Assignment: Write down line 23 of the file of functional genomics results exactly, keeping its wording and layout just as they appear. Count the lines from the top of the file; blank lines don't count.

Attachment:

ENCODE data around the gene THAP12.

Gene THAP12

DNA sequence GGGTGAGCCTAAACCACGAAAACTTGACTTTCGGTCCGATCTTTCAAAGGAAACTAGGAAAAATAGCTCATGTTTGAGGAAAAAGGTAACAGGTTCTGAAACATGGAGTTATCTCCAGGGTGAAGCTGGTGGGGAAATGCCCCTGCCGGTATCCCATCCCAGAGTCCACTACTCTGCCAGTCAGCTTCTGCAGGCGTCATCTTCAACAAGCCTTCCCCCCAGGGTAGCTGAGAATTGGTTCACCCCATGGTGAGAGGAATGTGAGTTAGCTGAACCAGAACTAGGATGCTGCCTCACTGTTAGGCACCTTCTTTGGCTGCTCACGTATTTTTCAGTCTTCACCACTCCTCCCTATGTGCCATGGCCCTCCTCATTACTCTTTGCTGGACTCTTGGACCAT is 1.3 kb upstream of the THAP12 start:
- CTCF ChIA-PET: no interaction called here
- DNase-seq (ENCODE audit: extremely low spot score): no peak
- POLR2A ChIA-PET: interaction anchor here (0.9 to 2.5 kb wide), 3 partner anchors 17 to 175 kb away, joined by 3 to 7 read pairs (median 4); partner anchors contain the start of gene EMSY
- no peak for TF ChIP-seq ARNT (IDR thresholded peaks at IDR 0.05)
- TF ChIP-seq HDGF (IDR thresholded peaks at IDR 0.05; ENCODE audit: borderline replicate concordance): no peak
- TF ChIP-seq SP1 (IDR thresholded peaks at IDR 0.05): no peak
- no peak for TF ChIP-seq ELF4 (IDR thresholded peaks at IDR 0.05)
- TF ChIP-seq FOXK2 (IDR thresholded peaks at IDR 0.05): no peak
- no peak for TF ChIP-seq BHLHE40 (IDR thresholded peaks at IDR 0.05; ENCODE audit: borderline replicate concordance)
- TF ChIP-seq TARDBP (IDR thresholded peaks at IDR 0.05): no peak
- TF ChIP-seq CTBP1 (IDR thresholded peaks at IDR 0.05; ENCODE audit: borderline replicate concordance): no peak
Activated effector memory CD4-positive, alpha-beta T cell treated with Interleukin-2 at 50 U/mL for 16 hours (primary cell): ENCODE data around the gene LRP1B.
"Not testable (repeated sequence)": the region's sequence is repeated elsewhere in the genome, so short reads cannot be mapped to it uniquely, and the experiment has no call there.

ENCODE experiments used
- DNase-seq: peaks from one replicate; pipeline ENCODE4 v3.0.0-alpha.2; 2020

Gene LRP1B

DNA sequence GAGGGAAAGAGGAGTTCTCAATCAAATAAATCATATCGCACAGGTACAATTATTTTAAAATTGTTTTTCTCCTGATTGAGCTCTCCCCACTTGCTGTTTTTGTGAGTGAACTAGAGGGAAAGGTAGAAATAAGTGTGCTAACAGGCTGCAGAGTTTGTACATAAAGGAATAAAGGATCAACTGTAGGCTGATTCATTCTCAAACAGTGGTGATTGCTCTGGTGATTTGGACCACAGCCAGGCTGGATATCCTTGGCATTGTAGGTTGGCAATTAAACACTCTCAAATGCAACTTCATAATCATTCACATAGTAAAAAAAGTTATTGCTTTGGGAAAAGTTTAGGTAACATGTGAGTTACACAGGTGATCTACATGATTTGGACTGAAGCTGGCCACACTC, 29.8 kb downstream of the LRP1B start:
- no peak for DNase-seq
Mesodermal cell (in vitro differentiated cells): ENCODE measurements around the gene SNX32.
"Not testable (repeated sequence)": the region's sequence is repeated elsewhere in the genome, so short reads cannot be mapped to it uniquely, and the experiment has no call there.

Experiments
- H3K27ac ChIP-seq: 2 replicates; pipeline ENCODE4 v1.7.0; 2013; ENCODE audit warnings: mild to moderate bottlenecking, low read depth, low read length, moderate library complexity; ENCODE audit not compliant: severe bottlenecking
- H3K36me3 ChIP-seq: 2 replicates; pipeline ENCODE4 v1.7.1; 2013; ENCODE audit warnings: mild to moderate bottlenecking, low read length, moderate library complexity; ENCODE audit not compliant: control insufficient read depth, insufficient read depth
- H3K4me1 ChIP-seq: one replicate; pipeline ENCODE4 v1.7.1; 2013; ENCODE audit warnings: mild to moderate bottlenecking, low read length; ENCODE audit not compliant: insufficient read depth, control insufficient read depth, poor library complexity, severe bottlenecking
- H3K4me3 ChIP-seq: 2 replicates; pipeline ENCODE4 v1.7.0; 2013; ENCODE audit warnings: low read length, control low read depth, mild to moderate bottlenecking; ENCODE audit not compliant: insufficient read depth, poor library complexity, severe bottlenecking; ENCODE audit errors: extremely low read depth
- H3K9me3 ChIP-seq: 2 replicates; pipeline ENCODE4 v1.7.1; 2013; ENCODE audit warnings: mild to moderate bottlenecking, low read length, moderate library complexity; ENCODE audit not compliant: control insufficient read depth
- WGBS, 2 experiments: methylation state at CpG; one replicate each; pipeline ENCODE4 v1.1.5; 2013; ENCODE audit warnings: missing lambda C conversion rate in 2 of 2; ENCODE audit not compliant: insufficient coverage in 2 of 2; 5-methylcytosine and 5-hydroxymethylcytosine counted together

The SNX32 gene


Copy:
"Not testable (repeated sequence)": the region's sequence is repeated elsewhere in the genome, so short reads cannot be mapped to it uniquely, and the experiment has no call there.